Dedication of three state historical markers relating to African American history in Town of Marion will be dedicated at 12 noon. More details to follow.
Here are the texts of the three markers:
Mount Pleasant Methodist Church
African Americans, exercising newfound autonomy after the Civil War, withdrew from white-led congregations and established new churches, including Mount Pleasant Methodist Church in Marion ca. 1871. After sharing a frame sanctuary with a local Baptist congregation, Mount Pleasant erected a new brick sanctuary here in 1914. Black brickmasons constructed the building in the Gothic Revival and Romanesque Revival styles. The church became a cultural center for the African American community, hosting musical performances, lectures, and meetings of the local branch of the NAACP and other organizations. Mount Pleasant closed in 2002.
“The Crying Tree”
Sarah Elizabeth “Sallie” Adams (1841-1913) was about five years old when she and her family were sold at a slave auction outside the Smyth County Courthouse. Thomas Thurman, whose house stood near here, bought Sallie to be a body servant for his sickly wife. A slave owner from Lynchburg purchased Sallie’s mother, whom she never saw again, and her siblings. In later years, Sallie told her children that, when possible, she would slip out of Thurman’s house and cry next to a white oak tree in the yard. She would sometimes hug the tree and tell it about her burdens and sorrows, and it became her friend and confidant. That tree ultimately became known in the community as “The Crying Tree.”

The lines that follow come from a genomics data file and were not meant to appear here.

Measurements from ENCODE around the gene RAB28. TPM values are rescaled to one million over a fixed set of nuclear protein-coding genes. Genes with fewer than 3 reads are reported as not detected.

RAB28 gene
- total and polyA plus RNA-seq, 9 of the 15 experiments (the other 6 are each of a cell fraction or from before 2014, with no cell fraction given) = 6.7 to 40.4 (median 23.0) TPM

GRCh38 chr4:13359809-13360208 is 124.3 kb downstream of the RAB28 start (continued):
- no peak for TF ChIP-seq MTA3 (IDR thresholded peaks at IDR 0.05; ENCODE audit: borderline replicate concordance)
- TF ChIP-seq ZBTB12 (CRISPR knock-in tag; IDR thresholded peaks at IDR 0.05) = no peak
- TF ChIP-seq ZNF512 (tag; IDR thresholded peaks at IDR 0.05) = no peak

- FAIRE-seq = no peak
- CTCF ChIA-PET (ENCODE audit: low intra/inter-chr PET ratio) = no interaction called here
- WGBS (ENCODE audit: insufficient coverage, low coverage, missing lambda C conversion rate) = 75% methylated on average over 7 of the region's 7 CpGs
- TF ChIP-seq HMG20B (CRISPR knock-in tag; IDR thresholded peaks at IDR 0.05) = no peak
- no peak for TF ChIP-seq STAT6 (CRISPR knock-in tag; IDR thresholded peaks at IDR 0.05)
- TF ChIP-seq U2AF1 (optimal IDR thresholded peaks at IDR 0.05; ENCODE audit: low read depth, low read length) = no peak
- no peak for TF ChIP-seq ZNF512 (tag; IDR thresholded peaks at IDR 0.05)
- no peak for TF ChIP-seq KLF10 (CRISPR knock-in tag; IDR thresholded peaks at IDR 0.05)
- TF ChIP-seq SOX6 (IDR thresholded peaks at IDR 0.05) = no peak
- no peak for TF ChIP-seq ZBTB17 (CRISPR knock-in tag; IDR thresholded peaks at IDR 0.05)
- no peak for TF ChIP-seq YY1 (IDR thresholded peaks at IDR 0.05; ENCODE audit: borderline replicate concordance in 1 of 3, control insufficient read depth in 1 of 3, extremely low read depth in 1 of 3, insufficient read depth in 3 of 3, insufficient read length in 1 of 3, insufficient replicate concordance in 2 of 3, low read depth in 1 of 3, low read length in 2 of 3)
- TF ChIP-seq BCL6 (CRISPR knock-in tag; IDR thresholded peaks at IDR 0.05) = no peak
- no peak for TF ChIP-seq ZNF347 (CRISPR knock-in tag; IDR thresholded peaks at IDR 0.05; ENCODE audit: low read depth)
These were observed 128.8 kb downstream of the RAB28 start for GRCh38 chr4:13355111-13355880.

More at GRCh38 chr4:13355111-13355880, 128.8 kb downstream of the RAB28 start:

Carnegie High School
The Rev. Amos Carnegie came to Marion by 1927 as pastor of Mount Pleasant Methodist Church. Finding the town’s school for African Americans “hardly fit for a stable,” he organized a campaign for a new building. When the school board delayed, Carnegie raised money from the black community and secured a grant from the Julius Rosenwald Fund, which supported more than 5,000 schools for black students across the South. The four-teacher building, constructed by black craftsmen who donated their labor, opened in 1931 and closed in 1965, when local schools were desegregated. Katherine Johnson, who later made crucial contributions to the U.S. space program at NASA, taught here for several years.